Once the outer fibrous and woody layers have been stripped away from the lower half of a stalk to expose its tender inner core, you should peel one or more layers away to reveal it. For cooking purposes (such as curry) use either a knife or food processor to finely chop all or part of it finely while for marinades or cocktails you could either pound with a meat pounder until desired texture or combine ingredients with blender until your final product resembles lemon zest in consistency.

Rather than toss out unneeded lemongrass stalks, consider freezing them individually in plastic wrap to preserve its freshness and use when needed in recipes later on. You may be able to find pre-chopped frozen lemongrass at Asian markets or grocery stores; and in certain supermarkets whole, trimmed, frozen lemongrass that has already been minced into paste can also be purchased – perfect if fresh lemongrass is hard to come by or you simply don’t have time.

4. Julienning

Lemongrass can be used in various ways, and preparation should allow its full flavor to come through. When used for marinades or curry paste, only use the lower bulb part of the stalk while discarding its tops; but the upper section can also be cut and bruised to add fragrance and lemony, gingery notes to soups and curries by making multiple shallow cuts into each piece and gently bending them over to release oils that release their flavors into your dish.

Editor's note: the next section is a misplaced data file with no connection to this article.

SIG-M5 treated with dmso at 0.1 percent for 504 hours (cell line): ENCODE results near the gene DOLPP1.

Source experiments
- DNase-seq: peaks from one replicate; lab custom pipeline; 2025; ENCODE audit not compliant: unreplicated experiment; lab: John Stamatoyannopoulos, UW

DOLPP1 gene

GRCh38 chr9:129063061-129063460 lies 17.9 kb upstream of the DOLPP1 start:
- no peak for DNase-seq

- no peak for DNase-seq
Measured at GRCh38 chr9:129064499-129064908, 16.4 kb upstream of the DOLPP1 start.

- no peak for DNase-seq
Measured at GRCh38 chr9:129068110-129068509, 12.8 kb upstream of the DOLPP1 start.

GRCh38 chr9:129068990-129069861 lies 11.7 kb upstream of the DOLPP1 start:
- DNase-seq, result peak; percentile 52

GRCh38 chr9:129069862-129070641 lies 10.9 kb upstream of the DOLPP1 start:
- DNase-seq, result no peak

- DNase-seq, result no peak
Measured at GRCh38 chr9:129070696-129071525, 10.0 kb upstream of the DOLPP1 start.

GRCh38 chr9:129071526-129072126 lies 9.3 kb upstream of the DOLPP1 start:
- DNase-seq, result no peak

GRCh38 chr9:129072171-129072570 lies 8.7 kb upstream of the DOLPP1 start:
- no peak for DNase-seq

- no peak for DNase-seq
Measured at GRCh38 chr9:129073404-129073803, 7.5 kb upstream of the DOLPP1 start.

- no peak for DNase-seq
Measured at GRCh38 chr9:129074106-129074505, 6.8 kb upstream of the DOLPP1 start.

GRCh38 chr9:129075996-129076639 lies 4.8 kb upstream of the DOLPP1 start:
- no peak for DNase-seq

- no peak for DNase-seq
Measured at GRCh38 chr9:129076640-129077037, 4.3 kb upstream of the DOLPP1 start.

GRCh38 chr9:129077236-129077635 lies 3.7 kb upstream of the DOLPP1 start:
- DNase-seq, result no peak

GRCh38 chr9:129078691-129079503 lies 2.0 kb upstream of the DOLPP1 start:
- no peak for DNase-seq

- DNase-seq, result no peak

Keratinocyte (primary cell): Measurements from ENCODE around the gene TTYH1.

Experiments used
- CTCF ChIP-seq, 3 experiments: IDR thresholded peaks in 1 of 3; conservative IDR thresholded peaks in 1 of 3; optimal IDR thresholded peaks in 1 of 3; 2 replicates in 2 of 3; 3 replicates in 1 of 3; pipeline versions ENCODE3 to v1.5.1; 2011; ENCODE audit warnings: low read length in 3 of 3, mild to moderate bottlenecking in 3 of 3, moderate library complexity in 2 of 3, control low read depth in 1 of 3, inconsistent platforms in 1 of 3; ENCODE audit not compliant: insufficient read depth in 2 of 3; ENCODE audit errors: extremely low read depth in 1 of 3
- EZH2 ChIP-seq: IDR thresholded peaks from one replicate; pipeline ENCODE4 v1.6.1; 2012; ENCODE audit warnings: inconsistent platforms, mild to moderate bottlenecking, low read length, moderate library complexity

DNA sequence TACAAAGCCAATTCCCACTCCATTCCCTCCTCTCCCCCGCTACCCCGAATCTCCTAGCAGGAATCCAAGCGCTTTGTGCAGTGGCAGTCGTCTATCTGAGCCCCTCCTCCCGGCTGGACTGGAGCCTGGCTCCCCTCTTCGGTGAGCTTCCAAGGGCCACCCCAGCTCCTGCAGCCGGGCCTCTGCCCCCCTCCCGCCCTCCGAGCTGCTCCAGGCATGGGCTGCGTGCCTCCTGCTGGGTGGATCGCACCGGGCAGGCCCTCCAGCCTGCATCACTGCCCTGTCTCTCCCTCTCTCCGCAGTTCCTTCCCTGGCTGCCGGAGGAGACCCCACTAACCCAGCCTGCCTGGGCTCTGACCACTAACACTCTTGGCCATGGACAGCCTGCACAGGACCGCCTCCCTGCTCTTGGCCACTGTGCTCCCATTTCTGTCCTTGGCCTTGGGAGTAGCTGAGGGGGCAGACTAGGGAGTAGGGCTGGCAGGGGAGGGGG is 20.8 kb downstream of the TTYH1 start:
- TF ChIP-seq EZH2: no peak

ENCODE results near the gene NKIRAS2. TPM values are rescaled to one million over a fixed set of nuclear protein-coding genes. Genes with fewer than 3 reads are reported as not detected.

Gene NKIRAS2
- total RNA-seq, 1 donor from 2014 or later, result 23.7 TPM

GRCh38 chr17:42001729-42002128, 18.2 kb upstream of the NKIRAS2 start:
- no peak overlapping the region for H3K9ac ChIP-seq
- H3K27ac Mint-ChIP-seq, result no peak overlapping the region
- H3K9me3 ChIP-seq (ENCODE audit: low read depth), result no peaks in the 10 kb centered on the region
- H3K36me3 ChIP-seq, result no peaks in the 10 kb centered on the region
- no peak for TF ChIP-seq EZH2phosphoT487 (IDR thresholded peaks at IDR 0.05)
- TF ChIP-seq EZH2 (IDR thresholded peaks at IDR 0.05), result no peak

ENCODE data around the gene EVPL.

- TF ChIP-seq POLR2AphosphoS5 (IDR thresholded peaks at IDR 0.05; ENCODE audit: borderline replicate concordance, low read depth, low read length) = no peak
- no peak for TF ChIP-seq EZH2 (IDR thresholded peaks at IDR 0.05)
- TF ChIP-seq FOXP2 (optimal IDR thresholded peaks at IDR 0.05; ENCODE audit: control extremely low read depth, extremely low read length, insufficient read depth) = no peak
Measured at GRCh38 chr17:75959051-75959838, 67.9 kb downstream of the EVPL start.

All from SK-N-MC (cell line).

When purchasing lemongrass stalks, look for those that are tightly packed together and feel firm to the touch. If they appear limp or mushy, that may indicate they are too old and won’t taste quite right. Lemongrass can also be stored easily in an ice cube tray until needed; simply freeze uncut, pounded or minced stalks until ready for use.

Fresh, unprepared stalks should keep for several weeks in the fridge; however, frozen ones work just as well for quick meals like Vietnamese coffee or Thai-inspired chicken curry. Simply remove from ice cube tray and store in Ziploc bag until you are ready to thaw and chop.

Lemongrass is an indispensable element in Thai cuisine, pairing perfectly with coconut milk, chilies, fish sauce and lime in soups and curries. Lemongrass stalks have the capacity to tolerate longer cooking times without becoming bitter or charred; therefore making lemongrass the ideal ingredient to use in stews and soups as long-cooking recipes require longer heat treatment periods than normal. However, for best results most recipes call for finely minced versions in order to withstand prolonged exposure to heat.